Josephine Baker in Berlin

In December of 1925 the American cabaret performer Josephine Baker brought her show ‘La Revue Négre’ from Paris to Berlins Theater De Westens.

Throughout the early 1920′s, Jazz was rapidly replacing the more traditional musical forms in Cabaret and Revue but it was not until after the stabilisation of the currency in 1924 that many Berliners had the chance to experience it live.

Josephine Baker became an almost overnight phenomenon from which it was said “the women of Berlin were never the same again.”

The black performers touring Europe at the time were perceived as both reinforcing and subverting racial stereotypes with Baker at the forefront. Typical examples being her intentionally ludicrous ‘Dance of the Savages’ which she performed in just a loin cloth and the blatant cliche of her most famous performance wearing a skirt composed of just bananas.

Another troupe performing in Berlin in the same year as Baker were  ‘The Chocolate Kiddies’ performing music by Duke Ellington at the Admiralspalast.

The newspaper reviews of both shows were astonishing, describing the black performers as primitive and primeval whilst, at the same time, utterly modern.

” They are a cross between primeval forests and skyscrapers; likewise their music , Jazz, in its colour and rhythms. Ultramodern and ultraprimitive”

” They have brought us our culture. Humanity has returned to its origins in the steps, the shaking and loosened bodies. Only that can help us, we who have become too erratic. It is the deepest expression of our innermost longing”

Josephine Baker replied in her memoirs:

” In Berlin’s journals and newspapers they wrote that I was the embodiment of the German ‘expressionism’ of today, of German ‘primitivism’ …. what is the meaning of all that?”

 

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4 Responses to Josephine Baker in Berlin

  1. Judy Sutcliffe says:

    Look for this book about theater 1920s in Berlin, Aus grosser Theaterzeit: Erinnerungen an das Theater der Zwanziger Jahre. Published by Alano Verlag 1994
    Alano Verlag & Stefan Weidle, Kongressstr. 5, D-52070 Aachen. ISBN 3-89399-206-5. It was written by Rudolph S. Joseph, who was assistant producer to several renowned theater owners/directors in the 20s in Berlin. He was only in his 20s. He and brother (director) Albrecht escaped the Nazis in 1932 or 33, came to US. Rudolph started the film division for Pratt Institute in Santa Barbara. Later he was invited by city of Munich to found the International Film Museum in Munich. Later, in his 80s, he returned to Santa Barbara, where I knew him. Weidle published his charming story of Berlin theater life in the 20s and two or three books written by his brother Albrecht, film editor in LA. Both now dead.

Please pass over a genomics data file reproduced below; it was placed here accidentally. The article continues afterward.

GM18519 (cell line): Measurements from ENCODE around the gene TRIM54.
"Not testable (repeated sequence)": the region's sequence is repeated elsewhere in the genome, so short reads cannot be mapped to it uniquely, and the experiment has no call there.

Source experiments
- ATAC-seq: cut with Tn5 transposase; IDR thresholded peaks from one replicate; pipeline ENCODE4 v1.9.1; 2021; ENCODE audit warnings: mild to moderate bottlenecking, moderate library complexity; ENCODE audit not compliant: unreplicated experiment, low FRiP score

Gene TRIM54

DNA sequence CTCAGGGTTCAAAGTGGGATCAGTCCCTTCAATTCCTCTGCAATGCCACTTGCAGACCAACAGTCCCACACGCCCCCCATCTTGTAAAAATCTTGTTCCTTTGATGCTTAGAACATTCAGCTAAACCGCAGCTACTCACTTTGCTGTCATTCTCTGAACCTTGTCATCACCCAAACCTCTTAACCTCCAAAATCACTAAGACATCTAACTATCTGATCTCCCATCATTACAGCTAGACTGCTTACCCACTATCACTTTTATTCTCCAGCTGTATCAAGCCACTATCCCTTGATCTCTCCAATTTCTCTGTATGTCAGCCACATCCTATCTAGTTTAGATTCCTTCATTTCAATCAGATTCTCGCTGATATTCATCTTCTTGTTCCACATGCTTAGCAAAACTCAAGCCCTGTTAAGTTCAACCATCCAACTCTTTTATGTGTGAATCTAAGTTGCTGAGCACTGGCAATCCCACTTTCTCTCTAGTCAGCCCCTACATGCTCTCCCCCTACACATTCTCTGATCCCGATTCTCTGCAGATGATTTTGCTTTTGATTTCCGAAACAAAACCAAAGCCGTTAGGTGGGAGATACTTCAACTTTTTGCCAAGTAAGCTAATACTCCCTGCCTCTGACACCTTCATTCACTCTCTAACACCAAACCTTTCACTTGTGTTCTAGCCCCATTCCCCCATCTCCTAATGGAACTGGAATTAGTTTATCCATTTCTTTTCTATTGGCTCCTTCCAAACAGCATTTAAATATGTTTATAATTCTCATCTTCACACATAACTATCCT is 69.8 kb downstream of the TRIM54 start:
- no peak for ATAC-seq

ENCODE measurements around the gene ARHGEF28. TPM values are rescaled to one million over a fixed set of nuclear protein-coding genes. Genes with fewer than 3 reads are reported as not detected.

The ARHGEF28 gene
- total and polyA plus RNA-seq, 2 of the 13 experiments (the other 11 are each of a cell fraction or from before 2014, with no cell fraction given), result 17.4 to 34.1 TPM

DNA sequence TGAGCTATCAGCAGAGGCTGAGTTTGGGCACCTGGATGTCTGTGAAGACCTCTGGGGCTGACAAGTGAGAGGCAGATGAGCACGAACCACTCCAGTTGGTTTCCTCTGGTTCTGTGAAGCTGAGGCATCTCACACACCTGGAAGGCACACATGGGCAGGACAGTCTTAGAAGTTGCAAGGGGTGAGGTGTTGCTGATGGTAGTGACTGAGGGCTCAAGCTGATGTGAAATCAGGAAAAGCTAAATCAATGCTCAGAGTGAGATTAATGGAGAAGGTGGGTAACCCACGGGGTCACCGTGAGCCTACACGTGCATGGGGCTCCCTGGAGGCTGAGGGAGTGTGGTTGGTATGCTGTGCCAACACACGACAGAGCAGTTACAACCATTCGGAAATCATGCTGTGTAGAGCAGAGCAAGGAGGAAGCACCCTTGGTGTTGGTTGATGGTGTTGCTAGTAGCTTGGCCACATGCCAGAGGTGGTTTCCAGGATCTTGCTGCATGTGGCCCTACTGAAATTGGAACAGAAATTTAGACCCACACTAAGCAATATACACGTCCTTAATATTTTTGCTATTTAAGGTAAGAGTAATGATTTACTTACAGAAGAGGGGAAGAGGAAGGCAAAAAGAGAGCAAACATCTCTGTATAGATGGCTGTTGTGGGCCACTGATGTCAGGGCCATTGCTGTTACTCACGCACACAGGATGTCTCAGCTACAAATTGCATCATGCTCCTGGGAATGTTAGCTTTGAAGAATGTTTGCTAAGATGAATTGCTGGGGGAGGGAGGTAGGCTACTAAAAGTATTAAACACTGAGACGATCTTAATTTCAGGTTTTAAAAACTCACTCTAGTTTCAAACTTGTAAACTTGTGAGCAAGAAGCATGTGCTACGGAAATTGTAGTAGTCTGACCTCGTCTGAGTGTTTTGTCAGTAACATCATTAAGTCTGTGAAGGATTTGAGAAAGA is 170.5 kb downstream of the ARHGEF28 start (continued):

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  4. I.M. Spence-Lewis M.D. says:

    The artistic leadership of Josephine Baker is remarkable for any age and nation. I saw
    one of her last shows at Tivoli in Denmark with my son. We were fortunate to be allowed to meet her immediately after the performance. Baker held the audience in awe with her costumes and elegant use of her dramatic purple feather boa. Her fluid well placed movements and rich voice belied her age.

    I have read about her. However literary comment, however effective, is not the same as seeing her exotic shows and hearing her songs in person. I was also told about her by Conductor Rudolph Dunbar (during the 80′s in London) who knew her while she performed in Paris.

    Her performances in Berlin contributed to the introduction of Jazz in Europe. Jazz during WWII in Germany was regulated to radios and clubs playing the music secretly.
    The artistic expression of Jazz at that time was considered subversive to the German
    war movement and an enemy plan of the “Jewish” and Allied Forces to subvert German culture.

    During WWII the German High Command invited her to work for Nazi interests. She denied the request and instead furthered her work for the French underground and liberation. Bakers military activities during WWII earned her the French military honor Croix de Guerre. Individuals of the German High Command are known to have visited Paris to view her performances.

    Thank you for the opportunity to comment.

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